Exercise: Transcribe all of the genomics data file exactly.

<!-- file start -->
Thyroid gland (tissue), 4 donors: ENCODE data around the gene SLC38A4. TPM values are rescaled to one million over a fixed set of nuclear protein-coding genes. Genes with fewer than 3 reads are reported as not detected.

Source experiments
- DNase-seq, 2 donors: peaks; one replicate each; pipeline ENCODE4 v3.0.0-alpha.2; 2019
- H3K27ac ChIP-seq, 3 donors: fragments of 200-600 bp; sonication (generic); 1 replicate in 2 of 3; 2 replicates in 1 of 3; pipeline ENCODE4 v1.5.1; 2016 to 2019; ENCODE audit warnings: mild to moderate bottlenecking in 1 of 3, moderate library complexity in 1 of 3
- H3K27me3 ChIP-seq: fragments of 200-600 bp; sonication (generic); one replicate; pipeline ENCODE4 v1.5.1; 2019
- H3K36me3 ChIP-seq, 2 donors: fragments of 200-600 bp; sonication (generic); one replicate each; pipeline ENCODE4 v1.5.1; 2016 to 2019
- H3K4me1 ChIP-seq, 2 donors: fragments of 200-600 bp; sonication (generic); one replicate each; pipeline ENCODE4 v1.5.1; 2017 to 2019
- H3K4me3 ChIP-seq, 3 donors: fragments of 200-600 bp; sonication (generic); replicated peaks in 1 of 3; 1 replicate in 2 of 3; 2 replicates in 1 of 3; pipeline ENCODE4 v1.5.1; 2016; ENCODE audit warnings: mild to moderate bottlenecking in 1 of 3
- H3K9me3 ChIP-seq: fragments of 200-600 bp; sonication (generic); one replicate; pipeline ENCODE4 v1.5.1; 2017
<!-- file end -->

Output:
Thyroid gland (tissue), 4 donors: ENCODE data around the gene SLC38A4. TPM values are rescaled to one million over a fixed set of nuclear protein-coding genes. Genes with fewer than 3 reads are reported as not detected.

Source experiments
- DNase-seq, 2 donors: peaks; one replicate each; pipeline ENCODE4 v3.0.0-alpha.2; 2019
- H3K27ac ChIP-seq, 3 donors: fragments of 200-600 bp; sonication (generic); 1 replicate in 2 of 3; 2 replicates in 1 of 3; pipeline ENCODE4 v1.5.1; 2016 to 2019; ENCODE audit warnings: mild to moderate bottlenecking in 1 of 3, moderate library complexity in 1 of 3
- H3K27me3 ChIP-seq: fragments of 200-600 bp; sonication (generic); one replicate; pipeline ENCODE4 v1.5.1; 2019
- H3K36me3 ChIP-seq, 2 donors: fragments of 200-600 bp; sonication (generic); one replicate each; pipeline ENCODE4 v1.5.1; 2016 to 2019
- H3K4me1 ChIP-seq, 2 donors: fragments of 200-600 bp; sonication (generic); one replicate each; pipeline ENCODE4 v1.5.1; 2017 to 2019
- H3K4me3 ChIP-seq, 3 donors: fragments of 200-600 bp; sonication (generic); replicated peaks in 1 of 3; 1 replicate in 2 of 3; 2 replicates in 1 of 3; pipeline ENCODE4 v1.5.1; 2016; ENCODE audit warnings: mild to moderate bottlenecking in 1 of 3
- H3K9me3 ChIP-seq: fragments of 200-600 bp; sonication (generic); one replicate; pipeline ENCODE4 v1.5.1; 2017